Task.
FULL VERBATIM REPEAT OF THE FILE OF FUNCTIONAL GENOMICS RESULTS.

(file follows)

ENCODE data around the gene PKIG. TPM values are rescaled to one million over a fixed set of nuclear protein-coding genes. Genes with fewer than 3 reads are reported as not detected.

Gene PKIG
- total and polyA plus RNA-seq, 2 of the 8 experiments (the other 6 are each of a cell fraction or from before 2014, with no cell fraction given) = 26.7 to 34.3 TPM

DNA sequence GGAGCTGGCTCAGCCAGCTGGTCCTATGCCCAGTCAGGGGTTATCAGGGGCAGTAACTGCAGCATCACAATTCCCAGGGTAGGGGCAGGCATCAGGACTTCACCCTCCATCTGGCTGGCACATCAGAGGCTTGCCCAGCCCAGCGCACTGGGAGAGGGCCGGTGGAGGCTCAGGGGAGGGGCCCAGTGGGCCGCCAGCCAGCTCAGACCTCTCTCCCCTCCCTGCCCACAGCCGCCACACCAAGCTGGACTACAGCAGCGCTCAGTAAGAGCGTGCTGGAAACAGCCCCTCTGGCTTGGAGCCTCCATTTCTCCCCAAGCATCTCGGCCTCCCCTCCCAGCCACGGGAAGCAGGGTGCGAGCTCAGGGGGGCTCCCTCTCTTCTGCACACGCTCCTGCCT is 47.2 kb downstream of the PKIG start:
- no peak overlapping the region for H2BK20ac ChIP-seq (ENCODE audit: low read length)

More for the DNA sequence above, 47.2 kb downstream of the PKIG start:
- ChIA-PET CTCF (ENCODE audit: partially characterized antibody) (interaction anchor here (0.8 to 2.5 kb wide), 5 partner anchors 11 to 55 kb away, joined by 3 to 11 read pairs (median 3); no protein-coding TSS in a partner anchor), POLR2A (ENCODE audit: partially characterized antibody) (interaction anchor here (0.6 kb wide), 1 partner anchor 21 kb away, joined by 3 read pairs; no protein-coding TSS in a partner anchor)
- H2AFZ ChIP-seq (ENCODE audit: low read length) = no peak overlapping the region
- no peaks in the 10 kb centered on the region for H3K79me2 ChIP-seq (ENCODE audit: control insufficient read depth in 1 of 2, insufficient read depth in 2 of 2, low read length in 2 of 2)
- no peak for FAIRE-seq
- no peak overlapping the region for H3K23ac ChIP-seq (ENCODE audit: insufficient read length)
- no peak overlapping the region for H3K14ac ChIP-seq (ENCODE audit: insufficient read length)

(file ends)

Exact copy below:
ENCODE data around the gene PKIG. TPM values are rescaled to one million over a fixed set of nuclear protein-coding genes. Genes with fewer than 3 reads are reported as not detected.

Gene PKIG
- total and polyA plus RNA-seq, 2 of the 8 experiments (the other 6 are each of a cell fraction or from before 2014, with no cell fraction given) = 26.7 to 34.3 TPM

DNA sequence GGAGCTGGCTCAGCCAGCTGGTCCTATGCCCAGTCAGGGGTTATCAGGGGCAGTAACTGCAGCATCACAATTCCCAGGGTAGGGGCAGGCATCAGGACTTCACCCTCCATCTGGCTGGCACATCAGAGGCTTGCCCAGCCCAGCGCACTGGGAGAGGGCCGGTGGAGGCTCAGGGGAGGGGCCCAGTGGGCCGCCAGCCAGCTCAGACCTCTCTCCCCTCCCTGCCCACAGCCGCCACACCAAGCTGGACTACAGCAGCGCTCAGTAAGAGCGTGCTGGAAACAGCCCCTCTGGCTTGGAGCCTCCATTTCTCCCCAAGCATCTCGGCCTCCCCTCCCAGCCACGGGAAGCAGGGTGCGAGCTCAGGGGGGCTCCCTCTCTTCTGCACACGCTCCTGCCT is 47.2 kb downstream of the PKIG start:
- no peak overlapping the region for H2BK20ac ChIP-seq (ENCODE audit: low read length)

More for the DNA sequence above, 47.2 kb downstream of the PKIG start:
- ChIA-PET CTCF (ENCODE audit: partially characterized antibody) (interaction anchor here (0.8 to 2.5 kb wide), 5 partner anchors 11 to 55 kb away, joined by 3 to 11 read pairs (median 3); no protein-coding TSS in a partner anchor), POLR2A (ENCODE audit: partially characterized antibody) (interaction anchor here (0.6 kb wide), 1 partner anchor 21 kb away, joined by 3 read pairs; no protein-coding TSS in a partner anchor)
- H2AFZ ChIP-seq (ENCODE audit: low read length) = no peak overlapping the region
- no peaks in the 10 kb centered on the region for H3K79me2 ChIP-seq (ENCODE audit: control insufficient read depth in 1 of 2, insufficient read depth in 2 of 2, low read length in 2 of 2)
- no peak for FAIRE-seq
- no peak overlapping the region for H3K23ac ChIP-seq (ENCODE audit: insufficient read length)
- no peak overlapping the region for H3K14ac ChIP-seq (ENCODE audit: insufficient read length)